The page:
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PostPosted: Wed Mar 12, 2008 4:49 pm 
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I am looking into getting some parts made and per the original blue prints, the material is listed as "47A3 Alum.Alloy". What is the present day metal to use for this?


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PostPosted: Wed Mar 12, 2008 10:03 pm 
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Stearman75972 wrote:
I am looking into getting some parts made and per the original blue prints, the material is listed as "47A3 Alum.Alloy". What is the present day metal to use for this?

Is the part made from a bar stock, casting or forging?
Rich


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PostPosted: Wed Mar 12, 2008 10:17 pm 
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I should have stated it is sheet metal. It is being used to make a seat.


Stearman75972 wrote:
I am looking into getting some parts made and per the original blue prints, the material is listed as "47A3 Alum.Alloy". What is the present day metal to use for this?


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PostPosted: Thu Mar 13, 2008 5:26 pm 
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For what it is worth;
From a 1943 Aircraft Mechanics Handbook, The small black Sprial bound one.
Material Spec-47A3 Cond T = Alum Alloy #17 (2017), Heat Treat Spec SR-53, Age for 4 Days, Hardening Temp 930-950 F, Quench- Water, Tensile Strength- 55K psi, Yield- 30K psi, Brinell 90-105, Rockwell B60-B70, Bend Tubing 8 X D
This table is labeled NAF SK-1479.
Technically this could be 2017T-4 in modern standards. There is also a slightly different version labeled 2117-T3, IIRC. The 2017T-4 was a common alloy before 24ST or 2024T-3511 came along.
Rich


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PostPosted: Mon Mar 17, 2008 6:21 pm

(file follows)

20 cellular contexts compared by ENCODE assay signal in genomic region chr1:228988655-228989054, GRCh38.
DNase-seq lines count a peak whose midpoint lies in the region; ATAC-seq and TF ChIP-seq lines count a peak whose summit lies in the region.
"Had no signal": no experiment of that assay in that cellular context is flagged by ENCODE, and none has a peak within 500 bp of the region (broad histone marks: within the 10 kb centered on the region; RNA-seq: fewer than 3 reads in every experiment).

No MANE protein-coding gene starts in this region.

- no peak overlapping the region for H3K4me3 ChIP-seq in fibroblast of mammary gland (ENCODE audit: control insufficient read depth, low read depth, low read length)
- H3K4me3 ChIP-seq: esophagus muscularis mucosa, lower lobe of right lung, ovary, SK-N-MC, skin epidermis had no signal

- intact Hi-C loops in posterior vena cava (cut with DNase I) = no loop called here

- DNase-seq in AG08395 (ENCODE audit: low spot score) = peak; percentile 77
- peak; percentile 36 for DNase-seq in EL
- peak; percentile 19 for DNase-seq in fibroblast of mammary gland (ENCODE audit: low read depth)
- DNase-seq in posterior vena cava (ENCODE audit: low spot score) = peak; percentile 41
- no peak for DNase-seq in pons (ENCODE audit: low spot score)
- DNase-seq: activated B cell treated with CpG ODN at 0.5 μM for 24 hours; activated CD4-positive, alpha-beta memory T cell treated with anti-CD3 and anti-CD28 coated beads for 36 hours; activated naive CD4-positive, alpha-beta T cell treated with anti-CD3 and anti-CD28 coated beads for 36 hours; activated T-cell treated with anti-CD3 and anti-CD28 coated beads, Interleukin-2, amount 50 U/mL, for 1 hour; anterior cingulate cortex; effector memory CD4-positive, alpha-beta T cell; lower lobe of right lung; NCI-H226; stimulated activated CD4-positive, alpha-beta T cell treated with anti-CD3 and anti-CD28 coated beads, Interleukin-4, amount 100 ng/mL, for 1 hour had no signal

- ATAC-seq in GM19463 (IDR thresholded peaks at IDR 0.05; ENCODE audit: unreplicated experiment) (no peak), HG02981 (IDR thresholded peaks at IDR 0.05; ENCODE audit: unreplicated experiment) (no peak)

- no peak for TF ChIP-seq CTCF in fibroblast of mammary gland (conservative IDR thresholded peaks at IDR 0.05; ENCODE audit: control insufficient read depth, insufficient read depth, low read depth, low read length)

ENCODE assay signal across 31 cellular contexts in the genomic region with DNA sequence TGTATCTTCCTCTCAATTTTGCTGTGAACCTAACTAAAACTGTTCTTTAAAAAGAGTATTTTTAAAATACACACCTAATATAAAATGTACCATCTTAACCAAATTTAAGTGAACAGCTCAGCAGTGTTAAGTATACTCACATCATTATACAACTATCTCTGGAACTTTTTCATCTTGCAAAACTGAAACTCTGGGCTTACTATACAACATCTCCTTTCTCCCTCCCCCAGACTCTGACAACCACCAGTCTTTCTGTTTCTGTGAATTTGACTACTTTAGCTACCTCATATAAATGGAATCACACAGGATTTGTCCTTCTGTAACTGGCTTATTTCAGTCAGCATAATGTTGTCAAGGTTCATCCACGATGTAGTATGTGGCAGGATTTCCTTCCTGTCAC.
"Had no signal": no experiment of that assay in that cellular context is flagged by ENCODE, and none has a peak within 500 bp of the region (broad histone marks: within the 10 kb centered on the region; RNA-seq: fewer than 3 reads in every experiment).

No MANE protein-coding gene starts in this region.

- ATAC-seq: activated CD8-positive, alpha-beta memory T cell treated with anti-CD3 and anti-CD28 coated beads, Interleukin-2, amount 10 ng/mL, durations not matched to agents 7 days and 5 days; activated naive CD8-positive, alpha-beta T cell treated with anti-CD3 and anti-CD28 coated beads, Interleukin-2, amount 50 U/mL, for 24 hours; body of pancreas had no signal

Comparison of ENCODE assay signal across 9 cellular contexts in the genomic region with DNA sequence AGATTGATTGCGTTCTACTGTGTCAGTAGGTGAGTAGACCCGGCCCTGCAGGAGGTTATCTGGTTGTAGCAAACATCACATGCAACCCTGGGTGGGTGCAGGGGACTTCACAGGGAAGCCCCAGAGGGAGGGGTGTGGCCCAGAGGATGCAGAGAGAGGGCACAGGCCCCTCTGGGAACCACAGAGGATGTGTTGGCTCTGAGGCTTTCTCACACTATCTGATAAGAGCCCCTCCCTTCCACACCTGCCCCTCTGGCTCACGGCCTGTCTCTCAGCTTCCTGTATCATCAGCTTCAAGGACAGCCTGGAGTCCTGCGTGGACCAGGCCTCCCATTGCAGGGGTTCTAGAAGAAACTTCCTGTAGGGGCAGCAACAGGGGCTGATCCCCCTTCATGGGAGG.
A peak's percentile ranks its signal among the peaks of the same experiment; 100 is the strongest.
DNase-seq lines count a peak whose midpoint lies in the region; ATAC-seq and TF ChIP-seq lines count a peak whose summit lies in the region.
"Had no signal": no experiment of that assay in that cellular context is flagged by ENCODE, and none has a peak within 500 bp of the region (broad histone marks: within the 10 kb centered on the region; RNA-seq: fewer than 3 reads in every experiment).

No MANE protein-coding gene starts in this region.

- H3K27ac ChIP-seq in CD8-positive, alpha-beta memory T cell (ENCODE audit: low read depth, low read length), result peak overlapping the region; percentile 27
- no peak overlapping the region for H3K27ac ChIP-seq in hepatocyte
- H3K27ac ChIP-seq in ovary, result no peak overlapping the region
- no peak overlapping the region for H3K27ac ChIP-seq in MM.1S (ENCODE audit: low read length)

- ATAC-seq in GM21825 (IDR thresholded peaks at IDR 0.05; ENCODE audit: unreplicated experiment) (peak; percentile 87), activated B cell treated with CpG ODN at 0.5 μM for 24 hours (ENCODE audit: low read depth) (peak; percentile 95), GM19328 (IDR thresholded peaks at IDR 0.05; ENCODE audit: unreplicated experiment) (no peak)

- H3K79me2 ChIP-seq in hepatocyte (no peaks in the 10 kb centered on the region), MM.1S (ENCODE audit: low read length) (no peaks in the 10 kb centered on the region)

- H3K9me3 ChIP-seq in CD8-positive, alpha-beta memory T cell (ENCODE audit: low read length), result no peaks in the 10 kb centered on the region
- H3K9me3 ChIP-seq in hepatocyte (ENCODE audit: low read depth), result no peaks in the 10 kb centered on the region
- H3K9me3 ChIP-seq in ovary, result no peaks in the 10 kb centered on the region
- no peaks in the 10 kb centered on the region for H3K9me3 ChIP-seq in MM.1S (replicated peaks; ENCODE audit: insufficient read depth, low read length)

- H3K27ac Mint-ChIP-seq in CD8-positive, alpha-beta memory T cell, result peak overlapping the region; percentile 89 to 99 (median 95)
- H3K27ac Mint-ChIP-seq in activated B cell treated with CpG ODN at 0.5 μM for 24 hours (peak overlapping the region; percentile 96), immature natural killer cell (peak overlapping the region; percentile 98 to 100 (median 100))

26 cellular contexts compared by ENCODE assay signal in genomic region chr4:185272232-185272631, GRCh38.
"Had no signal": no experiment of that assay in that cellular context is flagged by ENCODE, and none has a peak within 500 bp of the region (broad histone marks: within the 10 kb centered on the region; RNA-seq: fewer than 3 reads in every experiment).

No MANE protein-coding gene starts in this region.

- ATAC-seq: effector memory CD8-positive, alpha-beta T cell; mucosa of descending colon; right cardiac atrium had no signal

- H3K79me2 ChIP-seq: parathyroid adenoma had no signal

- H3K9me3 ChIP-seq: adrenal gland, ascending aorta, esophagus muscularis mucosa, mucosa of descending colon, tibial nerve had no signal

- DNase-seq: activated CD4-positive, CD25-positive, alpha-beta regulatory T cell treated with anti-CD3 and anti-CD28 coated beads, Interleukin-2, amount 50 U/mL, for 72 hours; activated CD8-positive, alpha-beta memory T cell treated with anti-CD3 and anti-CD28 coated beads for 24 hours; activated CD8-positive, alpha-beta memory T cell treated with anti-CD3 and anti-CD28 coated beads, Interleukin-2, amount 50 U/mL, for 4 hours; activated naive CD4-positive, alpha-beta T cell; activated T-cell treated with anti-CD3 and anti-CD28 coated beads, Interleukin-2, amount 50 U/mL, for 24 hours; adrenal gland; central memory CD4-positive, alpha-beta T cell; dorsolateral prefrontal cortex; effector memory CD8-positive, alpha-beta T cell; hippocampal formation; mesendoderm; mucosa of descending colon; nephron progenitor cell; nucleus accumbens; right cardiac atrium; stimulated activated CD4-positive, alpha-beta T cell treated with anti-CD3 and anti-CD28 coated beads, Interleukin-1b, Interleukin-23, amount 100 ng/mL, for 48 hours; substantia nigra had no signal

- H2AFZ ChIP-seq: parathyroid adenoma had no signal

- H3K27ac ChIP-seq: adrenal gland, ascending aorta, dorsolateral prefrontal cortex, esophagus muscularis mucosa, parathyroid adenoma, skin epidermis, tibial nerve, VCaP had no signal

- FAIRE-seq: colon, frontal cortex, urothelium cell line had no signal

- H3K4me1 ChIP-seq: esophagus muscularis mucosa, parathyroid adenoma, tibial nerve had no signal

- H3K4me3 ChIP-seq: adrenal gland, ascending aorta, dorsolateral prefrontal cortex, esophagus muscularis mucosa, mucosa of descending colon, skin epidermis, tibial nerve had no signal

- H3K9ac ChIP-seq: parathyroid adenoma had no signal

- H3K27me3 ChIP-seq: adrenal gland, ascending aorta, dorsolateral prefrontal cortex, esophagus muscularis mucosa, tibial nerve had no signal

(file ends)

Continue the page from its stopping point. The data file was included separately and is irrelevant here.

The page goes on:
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Is it important to use the original material for historical purposes? If not, I made many race seats from 3003. It works easily and depending on the mounts, beading around the edges, rolled beads etc. should be plenty strong for this application. 8)

Do you have an old one to make patterns from? Also makes a difference if you intend to weld on the seat.

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PostPosted: Mon Mar 17, 2008 9:49 pm 
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Can 3003 be heat treated?


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PostPosted: Tue Mar 18, 2008 5:00 am 
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No. Work hardening only.

Edit to add. I spent many years selling alumin(i)um and alloys although nearly all commercial rather than aerospace. A lot of what I knew I've forgotten...
No books to hand but I guess 3003 will only be about 1/3 of the strength of 2017. Not that I've ever heard of 2017 but all 2000 series alloys are very strong. It seems a bit over the top for a seat but that's probably one of the reasons I'm not an aeroplane designer. :)


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PostPosted: Tue Mar 18, 2008 5:19 am 
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I would go 2024-0 and heat treat it up to T3 or T6 strength afterwards.

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PostPosted: Tue Mar 18, 2008 7:37 pm 
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That would be as long as there is no welding required...right :?:

Unless I have forgotten (totally possible) I thought that 2024 contained too much copper to allow for successful weldability without cracking and ultimate failure. Yes, no?

Back in my day, young whippersnappers (great name for a strip club :shock: ) 2024 and 7075 were great choices for machined components. If welding was necessary 6061 and 3003 were the alloys of choice.

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